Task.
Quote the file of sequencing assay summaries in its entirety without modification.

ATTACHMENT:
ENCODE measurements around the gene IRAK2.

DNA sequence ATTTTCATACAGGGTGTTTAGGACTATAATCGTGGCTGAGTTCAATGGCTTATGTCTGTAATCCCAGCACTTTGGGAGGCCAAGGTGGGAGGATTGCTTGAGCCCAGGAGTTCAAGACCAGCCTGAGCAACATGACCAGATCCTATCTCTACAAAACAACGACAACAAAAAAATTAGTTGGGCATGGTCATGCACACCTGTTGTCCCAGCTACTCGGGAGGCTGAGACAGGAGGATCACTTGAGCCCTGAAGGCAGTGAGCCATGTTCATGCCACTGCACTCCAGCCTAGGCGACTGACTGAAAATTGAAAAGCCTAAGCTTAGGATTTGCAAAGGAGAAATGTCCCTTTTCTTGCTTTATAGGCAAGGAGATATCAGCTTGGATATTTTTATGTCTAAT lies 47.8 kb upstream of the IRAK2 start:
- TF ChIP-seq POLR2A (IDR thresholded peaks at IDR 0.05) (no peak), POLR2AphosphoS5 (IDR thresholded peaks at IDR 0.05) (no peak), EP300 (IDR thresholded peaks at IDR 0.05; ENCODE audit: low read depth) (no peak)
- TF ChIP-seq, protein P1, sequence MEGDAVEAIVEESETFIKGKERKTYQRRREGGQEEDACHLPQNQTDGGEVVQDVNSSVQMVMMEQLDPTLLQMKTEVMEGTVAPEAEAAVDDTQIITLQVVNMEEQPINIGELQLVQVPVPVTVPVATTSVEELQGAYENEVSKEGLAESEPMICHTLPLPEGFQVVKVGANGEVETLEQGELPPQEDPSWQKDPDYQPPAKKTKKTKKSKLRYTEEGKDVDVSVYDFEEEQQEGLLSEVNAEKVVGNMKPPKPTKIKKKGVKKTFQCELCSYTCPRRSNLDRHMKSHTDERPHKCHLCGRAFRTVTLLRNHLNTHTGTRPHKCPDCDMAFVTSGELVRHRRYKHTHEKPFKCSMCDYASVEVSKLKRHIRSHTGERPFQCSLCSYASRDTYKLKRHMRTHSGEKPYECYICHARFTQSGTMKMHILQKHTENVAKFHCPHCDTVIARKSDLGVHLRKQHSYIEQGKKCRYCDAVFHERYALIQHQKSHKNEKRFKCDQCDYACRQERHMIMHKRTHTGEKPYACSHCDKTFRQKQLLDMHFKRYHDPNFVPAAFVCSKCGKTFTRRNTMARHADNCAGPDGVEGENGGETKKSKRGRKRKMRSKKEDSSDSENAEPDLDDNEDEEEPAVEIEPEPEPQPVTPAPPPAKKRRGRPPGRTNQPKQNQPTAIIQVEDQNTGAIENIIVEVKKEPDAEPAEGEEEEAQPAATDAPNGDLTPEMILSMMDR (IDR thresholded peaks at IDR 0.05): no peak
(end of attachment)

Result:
ENCODE measurements around the gene IRAK2.

DNA sequence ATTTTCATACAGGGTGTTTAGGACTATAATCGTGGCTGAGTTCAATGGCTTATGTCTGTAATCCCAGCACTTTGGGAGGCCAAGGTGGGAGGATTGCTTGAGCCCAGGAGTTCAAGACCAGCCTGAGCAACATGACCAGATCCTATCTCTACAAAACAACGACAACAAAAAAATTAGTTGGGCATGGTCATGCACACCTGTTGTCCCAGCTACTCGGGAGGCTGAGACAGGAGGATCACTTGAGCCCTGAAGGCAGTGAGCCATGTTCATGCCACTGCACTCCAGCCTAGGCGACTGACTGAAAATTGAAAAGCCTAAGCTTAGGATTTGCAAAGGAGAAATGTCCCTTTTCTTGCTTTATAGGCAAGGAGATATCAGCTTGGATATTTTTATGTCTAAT lies 47.8 kb upstream of the IRAK2 start:
- TF ChIP-seq POLR2A (IDR thresholded peaks at IDR 0.05) (no peak), POLR2AphosphoS5 (IDR thresholded peaks at IDR 0.05) (no peak), EP300 (IDR thresholded peaks at IDR 0.05; ENCODE audit: low read depth) (no peak)
- TF ChIP-seq, protein P1, sequence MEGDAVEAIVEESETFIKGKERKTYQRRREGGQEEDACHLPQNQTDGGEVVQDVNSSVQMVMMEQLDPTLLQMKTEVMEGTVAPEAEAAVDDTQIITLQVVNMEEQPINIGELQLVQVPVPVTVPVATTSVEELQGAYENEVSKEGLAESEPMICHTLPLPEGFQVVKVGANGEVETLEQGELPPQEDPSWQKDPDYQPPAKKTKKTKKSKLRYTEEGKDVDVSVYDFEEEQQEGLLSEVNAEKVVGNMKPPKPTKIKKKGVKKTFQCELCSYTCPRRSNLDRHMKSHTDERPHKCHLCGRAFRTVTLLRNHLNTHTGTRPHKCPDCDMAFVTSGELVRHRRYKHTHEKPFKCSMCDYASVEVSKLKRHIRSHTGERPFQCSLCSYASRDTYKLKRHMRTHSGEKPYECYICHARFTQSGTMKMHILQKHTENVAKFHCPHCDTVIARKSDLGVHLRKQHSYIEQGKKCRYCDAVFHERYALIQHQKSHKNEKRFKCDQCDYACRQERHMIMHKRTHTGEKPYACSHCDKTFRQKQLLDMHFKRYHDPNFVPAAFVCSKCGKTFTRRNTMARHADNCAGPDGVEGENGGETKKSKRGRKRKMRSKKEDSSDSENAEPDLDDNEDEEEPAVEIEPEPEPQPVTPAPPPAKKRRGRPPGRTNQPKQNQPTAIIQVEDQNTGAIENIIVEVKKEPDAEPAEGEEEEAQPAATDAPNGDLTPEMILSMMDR (IDR thresholded peaks at IDR 0.05): no peak